the most sumptuous aristocratic lodgings in China, indicative of the former
power of the Confucian descendants, the Kong family. The town itself grew
up around these buildings, and was an autonomous estate administered by
the Kongs. North of the mansions is the Confucian Forest, the largest
artificial park and best preserved cemetery in China. The timeworn route
features a 'spirit way' of ancient cypresses, passing through the Eternal
Spring Archway before reaching the Tomb of the Great Sage. The nearby
town of Tai'an is a 9-hour train ride from Beijing. Buses then run regularly
to the mountain.
Turpan is 180km (112mi) southeast of Ürümqi and lies in a basin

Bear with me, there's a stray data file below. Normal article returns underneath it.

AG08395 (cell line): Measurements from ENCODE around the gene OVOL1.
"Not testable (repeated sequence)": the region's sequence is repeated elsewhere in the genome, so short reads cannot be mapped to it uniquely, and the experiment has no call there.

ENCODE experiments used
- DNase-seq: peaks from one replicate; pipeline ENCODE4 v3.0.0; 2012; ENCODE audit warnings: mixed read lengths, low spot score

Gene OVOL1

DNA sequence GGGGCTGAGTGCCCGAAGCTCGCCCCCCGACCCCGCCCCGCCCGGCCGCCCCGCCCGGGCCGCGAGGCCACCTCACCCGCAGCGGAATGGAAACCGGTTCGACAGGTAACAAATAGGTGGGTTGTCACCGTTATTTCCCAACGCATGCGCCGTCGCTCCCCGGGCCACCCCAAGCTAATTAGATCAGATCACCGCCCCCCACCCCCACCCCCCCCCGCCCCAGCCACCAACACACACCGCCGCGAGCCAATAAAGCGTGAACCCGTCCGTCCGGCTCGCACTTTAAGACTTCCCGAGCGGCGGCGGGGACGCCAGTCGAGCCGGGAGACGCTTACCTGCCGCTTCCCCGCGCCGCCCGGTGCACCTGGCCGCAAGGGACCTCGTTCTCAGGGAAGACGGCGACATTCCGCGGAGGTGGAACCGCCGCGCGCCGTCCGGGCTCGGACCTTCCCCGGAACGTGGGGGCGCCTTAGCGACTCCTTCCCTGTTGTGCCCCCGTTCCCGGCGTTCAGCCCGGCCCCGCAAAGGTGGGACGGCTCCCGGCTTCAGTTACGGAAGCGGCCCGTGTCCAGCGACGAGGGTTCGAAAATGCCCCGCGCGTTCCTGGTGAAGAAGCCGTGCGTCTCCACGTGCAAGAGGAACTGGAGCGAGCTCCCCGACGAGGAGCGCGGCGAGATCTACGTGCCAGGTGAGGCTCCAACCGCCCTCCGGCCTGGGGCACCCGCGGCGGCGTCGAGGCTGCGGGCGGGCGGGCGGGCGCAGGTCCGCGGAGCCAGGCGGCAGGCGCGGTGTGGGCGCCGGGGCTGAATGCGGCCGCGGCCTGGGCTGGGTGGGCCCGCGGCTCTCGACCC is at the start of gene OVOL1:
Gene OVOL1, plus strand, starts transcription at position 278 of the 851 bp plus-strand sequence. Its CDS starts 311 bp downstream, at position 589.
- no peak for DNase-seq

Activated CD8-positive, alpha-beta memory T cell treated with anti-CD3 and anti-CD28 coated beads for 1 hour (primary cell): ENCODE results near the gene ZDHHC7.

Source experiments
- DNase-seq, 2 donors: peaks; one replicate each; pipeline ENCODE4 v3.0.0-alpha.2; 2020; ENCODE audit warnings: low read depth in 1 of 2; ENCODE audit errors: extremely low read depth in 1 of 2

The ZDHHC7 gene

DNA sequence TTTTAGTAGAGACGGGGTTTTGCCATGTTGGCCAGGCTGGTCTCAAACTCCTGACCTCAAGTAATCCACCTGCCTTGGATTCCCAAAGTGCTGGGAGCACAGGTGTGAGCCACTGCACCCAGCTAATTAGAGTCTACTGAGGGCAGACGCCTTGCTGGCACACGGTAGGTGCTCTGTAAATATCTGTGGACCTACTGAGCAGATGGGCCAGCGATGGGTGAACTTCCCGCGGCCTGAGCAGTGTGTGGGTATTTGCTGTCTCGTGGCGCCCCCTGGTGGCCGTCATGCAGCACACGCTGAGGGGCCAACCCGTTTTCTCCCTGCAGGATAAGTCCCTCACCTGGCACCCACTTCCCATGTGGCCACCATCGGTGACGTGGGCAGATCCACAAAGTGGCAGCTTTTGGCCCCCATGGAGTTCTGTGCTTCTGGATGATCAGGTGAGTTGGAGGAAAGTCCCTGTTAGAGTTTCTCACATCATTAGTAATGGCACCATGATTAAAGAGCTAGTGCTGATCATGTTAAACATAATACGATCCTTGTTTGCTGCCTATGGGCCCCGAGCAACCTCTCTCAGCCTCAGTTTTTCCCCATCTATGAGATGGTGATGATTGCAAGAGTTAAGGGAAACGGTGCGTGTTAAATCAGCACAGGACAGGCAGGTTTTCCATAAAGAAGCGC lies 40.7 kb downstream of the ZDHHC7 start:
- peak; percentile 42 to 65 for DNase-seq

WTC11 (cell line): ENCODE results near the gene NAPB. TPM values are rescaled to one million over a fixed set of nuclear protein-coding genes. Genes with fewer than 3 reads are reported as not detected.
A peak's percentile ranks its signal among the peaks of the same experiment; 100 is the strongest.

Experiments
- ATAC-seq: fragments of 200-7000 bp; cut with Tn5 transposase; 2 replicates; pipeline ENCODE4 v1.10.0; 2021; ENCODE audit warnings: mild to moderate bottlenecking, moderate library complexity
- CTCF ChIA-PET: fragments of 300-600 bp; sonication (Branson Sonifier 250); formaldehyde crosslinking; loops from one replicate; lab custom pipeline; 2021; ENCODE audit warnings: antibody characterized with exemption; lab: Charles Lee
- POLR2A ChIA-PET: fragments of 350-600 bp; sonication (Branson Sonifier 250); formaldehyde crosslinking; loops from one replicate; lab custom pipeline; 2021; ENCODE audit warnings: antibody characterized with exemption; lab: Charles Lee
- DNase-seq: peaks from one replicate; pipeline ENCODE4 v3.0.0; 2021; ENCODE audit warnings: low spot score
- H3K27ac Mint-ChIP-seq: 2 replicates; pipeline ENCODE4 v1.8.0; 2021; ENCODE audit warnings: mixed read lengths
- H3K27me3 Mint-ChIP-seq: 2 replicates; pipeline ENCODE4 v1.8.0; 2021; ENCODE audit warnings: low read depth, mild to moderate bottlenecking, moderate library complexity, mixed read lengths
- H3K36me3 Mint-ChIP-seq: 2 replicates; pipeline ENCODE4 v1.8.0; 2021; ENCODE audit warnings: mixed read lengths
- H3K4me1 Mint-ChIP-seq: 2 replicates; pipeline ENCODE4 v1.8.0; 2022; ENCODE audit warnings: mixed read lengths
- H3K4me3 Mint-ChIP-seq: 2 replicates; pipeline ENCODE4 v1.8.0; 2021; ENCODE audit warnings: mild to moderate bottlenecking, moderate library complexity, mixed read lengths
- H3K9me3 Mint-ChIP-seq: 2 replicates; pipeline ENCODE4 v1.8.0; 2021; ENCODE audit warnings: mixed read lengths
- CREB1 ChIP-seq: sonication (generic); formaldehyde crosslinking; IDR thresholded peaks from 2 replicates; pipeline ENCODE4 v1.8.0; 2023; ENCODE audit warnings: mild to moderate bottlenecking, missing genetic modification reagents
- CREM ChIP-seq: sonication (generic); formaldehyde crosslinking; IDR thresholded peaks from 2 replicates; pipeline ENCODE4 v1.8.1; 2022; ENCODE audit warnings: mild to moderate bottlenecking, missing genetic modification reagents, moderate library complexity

154m (505ft) below sea level - the second-lowest depression in the world
after Israel's Dead Sea. It's also the hottest spot in China: the mercury
hovers around an egg-frying 50°C (122°F) in summer. Uyghur culture
is still thriving here and it's one of the few quiet places in China.
The living is cheap, the food is good, the people are friendly, the bazaar
is fascinating, and there are interesting sights scattered around. Within
easy reach are the Gaochang Ruins, once a major staging post on the Silk
Road; the Flaming Mountains, which look like they're on fire in the midday
sun; and a Sand Therapy Clinic where rheumatics come to get buried up
to their necks in sand. To reach Turpan, you'll first have to find your
way to Ürümqi by air or - if you're brave - by train. From there
you catch a regular bus. The ride takes four hours.